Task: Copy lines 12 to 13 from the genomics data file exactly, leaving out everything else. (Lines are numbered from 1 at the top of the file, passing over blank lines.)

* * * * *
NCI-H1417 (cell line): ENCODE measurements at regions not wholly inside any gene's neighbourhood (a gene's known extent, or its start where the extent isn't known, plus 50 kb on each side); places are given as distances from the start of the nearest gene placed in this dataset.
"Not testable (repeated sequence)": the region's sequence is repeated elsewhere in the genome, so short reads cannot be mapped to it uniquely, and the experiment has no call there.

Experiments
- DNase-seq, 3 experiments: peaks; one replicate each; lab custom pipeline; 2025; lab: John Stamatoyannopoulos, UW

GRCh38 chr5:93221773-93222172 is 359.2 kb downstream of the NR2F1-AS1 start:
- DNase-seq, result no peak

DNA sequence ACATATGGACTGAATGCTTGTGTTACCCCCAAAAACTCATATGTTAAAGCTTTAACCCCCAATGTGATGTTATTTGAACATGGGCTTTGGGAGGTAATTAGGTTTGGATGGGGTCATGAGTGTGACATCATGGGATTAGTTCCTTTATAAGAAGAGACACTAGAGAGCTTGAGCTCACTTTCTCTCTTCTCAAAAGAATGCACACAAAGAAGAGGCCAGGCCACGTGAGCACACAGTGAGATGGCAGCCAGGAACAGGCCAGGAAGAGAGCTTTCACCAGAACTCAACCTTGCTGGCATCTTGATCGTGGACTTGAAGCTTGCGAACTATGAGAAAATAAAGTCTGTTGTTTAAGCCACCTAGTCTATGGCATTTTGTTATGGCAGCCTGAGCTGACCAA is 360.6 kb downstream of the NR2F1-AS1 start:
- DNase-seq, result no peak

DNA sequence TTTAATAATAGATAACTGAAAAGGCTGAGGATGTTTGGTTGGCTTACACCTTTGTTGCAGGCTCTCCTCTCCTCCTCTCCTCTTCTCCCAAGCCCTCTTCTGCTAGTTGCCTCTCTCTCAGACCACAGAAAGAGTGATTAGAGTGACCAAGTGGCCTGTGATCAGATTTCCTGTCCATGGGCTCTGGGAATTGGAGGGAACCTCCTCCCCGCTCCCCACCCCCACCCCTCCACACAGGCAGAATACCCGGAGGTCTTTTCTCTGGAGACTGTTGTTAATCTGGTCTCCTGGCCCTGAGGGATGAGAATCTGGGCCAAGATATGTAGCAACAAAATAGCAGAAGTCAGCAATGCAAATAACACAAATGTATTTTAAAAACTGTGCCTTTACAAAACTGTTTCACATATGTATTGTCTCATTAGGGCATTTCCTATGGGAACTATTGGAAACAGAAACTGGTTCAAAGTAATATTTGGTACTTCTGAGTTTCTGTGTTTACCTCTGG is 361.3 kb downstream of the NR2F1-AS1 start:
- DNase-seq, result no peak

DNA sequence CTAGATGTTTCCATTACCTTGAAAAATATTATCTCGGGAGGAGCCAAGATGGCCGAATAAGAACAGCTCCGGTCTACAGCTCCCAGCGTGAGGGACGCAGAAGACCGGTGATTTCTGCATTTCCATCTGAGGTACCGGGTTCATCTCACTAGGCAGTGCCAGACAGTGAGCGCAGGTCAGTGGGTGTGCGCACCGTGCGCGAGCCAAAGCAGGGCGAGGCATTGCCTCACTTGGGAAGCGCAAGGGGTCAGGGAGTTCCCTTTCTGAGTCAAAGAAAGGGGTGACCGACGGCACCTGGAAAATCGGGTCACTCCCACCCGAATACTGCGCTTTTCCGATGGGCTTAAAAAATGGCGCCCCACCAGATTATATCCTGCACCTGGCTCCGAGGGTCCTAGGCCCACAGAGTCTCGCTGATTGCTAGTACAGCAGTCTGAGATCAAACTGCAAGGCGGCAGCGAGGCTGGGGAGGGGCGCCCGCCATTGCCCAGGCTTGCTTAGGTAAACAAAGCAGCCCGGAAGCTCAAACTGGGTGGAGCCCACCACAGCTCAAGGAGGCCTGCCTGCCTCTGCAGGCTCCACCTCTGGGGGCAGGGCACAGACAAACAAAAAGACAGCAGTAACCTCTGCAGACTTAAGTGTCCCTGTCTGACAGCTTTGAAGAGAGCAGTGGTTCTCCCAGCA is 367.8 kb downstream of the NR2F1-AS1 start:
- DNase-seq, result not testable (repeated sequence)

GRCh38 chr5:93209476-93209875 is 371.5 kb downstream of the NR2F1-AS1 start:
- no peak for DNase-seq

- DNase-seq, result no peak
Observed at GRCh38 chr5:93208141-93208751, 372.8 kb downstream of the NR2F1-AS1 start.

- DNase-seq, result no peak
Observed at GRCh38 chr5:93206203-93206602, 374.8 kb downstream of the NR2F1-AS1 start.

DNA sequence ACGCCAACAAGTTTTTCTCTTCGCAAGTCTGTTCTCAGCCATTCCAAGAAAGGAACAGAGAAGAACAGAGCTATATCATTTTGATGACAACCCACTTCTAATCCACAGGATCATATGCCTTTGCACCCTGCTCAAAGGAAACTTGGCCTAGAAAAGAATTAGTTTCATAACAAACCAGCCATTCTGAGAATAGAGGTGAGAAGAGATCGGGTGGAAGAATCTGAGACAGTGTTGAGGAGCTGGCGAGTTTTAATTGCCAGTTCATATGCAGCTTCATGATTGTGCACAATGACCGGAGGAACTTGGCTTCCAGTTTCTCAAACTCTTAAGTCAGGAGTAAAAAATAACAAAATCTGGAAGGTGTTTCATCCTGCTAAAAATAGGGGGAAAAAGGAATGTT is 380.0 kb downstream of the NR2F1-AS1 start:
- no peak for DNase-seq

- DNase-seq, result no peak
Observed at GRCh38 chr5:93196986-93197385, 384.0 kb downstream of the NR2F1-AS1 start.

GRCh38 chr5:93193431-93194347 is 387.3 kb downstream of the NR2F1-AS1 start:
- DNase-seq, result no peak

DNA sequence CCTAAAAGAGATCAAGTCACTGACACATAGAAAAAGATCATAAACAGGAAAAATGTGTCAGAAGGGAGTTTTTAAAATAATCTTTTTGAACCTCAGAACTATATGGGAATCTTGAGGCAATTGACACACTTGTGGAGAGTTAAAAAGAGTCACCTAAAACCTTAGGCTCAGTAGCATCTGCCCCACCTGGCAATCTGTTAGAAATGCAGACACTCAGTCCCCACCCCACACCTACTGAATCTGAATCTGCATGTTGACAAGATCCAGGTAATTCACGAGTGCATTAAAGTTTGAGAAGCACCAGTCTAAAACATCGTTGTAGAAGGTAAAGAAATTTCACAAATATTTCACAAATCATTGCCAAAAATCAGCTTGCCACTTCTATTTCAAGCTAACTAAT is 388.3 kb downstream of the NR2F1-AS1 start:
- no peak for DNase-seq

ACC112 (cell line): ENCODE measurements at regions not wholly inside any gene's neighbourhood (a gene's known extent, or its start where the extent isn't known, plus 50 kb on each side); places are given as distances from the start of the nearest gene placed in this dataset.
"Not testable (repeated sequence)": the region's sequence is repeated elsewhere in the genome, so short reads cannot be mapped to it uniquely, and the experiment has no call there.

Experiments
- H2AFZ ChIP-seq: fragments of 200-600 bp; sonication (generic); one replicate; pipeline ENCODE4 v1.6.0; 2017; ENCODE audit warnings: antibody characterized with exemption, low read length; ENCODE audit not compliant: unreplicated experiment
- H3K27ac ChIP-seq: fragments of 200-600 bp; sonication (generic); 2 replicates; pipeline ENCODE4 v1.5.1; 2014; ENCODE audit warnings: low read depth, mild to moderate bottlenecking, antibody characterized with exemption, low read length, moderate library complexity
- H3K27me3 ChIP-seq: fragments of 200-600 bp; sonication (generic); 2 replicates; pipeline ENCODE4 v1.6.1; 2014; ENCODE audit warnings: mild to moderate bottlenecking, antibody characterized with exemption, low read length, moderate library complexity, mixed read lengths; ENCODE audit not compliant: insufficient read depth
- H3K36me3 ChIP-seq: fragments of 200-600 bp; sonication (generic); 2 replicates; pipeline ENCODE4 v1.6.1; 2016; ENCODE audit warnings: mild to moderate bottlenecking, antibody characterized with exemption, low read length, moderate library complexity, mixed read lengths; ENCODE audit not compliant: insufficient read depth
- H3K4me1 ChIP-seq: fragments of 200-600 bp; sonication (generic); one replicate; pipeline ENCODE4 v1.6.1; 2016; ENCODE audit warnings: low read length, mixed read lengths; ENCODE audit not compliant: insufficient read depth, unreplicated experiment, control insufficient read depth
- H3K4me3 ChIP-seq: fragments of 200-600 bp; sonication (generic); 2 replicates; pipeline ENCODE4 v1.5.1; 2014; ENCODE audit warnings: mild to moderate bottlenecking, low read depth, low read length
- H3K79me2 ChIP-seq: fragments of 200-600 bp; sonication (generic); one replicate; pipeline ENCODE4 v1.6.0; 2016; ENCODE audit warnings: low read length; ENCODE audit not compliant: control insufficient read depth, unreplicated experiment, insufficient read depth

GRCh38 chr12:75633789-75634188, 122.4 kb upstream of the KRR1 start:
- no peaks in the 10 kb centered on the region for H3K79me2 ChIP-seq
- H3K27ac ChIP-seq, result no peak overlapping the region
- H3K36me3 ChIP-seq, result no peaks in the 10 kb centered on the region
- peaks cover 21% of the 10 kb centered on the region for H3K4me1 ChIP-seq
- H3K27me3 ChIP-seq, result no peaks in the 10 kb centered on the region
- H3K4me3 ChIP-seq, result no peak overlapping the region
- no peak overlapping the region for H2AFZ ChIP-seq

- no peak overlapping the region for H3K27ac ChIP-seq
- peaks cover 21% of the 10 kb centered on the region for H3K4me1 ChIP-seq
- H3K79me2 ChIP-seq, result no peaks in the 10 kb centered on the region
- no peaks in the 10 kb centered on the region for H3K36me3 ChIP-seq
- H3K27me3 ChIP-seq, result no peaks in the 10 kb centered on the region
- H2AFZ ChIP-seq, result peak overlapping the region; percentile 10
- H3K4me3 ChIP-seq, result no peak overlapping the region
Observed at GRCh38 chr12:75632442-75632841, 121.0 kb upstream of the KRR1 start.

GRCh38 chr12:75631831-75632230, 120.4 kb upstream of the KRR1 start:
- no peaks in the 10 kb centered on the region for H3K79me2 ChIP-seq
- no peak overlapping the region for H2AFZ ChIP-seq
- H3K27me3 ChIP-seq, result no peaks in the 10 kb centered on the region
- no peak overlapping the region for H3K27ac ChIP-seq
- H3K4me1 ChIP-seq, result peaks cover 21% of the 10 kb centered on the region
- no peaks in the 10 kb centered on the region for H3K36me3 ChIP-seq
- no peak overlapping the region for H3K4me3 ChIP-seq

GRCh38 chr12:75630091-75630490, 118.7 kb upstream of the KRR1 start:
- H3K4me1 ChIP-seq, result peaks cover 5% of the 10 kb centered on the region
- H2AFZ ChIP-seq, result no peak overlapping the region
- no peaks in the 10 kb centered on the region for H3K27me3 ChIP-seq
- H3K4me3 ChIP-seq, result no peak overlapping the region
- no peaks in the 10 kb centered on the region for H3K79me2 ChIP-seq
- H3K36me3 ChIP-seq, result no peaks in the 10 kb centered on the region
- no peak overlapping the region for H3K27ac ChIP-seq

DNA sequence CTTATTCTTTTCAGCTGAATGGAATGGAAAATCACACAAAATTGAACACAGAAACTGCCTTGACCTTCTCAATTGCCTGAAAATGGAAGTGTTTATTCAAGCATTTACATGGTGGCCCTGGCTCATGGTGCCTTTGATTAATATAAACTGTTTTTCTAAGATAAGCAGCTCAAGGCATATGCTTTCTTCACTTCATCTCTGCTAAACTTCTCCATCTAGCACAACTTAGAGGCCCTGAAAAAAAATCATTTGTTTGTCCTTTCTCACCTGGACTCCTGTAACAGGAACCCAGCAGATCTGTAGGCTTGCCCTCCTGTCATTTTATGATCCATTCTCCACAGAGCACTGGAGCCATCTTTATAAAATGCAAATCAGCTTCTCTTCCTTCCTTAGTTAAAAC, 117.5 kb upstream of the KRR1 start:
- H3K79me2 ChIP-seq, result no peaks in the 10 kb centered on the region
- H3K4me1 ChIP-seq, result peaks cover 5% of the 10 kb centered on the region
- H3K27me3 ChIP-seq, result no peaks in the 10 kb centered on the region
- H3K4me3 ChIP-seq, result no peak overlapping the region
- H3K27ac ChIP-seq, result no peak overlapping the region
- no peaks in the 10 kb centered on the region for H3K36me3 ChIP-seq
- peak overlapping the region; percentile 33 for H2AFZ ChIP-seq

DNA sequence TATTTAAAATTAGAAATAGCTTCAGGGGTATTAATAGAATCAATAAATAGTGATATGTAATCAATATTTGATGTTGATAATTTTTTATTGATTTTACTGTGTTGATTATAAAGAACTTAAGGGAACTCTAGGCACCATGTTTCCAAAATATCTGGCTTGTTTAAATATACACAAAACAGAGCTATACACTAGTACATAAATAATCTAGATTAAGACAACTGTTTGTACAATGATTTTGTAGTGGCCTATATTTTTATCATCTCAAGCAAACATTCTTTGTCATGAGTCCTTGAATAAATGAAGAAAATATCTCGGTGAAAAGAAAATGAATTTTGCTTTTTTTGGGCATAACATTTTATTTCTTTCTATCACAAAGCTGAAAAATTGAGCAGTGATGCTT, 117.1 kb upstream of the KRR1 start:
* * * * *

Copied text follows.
- DNase-seq, result not testable (repeated sequence)

GRCh38 chr5:93209476-93209875 is 371.5 kb downstream of the NR2F1-AS1 start: